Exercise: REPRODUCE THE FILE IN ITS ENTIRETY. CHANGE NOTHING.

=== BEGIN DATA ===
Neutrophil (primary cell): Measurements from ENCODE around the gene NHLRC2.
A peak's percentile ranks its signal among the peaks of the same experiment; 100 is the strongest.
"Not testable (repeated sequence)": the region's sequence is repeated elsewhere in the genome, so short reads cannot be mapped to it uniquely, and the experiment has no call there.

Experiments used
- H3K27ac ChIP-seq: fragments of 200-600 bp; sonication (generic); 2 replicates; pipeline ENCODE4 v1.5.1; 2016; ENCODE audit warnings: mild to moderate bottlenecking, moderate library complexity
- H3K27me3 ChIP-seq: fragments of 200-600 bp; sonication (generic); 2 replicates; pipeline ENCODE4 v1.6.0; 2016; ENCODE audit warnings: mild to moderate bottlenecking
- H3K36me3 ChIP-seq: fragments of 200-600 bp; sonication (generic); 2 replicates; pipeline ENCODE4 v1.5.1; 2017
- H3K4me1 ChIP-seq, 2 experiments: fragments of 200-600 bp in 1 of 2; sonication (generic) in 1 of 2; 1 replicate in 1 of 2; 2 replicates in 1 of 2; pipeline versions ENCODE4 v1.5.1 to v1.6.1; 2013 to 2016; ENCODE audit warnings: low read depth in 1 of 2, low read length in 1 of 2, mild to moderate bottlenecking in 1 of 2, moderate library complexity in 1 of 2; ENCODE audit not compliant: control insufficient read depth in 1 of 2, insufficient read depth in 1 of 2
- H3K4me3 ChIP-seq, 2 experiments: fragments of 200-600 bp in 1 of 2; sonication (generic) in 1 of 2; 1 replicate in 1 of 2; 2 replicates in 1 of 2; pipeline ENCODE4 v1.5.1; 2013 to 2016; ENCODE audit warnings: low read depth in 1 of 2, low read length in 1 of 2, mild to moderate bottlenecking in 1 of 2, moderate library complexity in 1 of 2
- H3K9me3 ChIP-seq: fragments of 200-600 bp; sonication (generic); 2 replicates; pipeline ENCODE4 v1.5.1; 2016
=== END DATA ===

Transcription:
Neutrophil (primary cell): Measurements from ENCODE around the gene NHLRC2.
A peak's percentile ranks its signal among the peaks of the same experiment; 100 is the strongest.
"Not testable (repeated sequence)": the region's sequence is repeated elsewhere in the genome, so short reads cannot be mapped to it uniquely, and the experiment has no call there.

Experiments used
- H3K27ac ChIP-seq: fragments of 200-600 bp; sonication (generic); 2 replicates; pipeline ENCODE4 v1.5.1; 2016; ENCODE audit warnings: mild to moderate bottlenecking, moderate library complexity
- H3K27me3 ChIP-seq: fragments of 200-600 bp; sonication (generic); 2 replicates; pipeline ENCODE4 v1.6.0; 2016; ENCODE audit warnings: mild to moderate bottlenecking
- H3K36me3 ChIP-seq: fragments of 200-600 bp; sonication (generic); 2 replicates; pipeline ENCODE4 v1.5.1; 2017
- H3K4me1 ChIP-seq, 2 experiments: fragments of 200-600 bp in 1 of 2; sonication (generic) in 1 of 2; 1 replicate in 1 of 2; 2 replicates in 1 of 2; pipeline versions ENCODE4 v1.5.1 to v1.6.1; 2013 to 2016; ENCODE audit warnings: low read depth in 1 of 2, low read length in 1 of 2, mild to moderate bottlenecking in 1 of 2, moderate library complexity in 1 of 2; ENCODE audit not compliant: control insufficient read depth in 1 of 2, insufficient read depth in 1 of 2
- H3K4me3 ChIP-seq, 2 experiments: fragments of 200-600 bp in 1 of 2; sonication (generic) in 1 of 2; 1 replicate in 1 of 2; 2 replicates in 1 of 2; pipeline ENCODE4 v1.5.1; 2013 to 2016; ENCODE audit warnings: low read depth in 1 of 2, low read length in 1 of 2, mild to moderate bottlenecking in 1 of 2, moderate library complexity in 1 of 2
- H3K9me3 ChIP-seq: fragments of 200-600 bp; sonication (generic); 2 replicates; pipeline ENCODE4 v1.5.1; 2016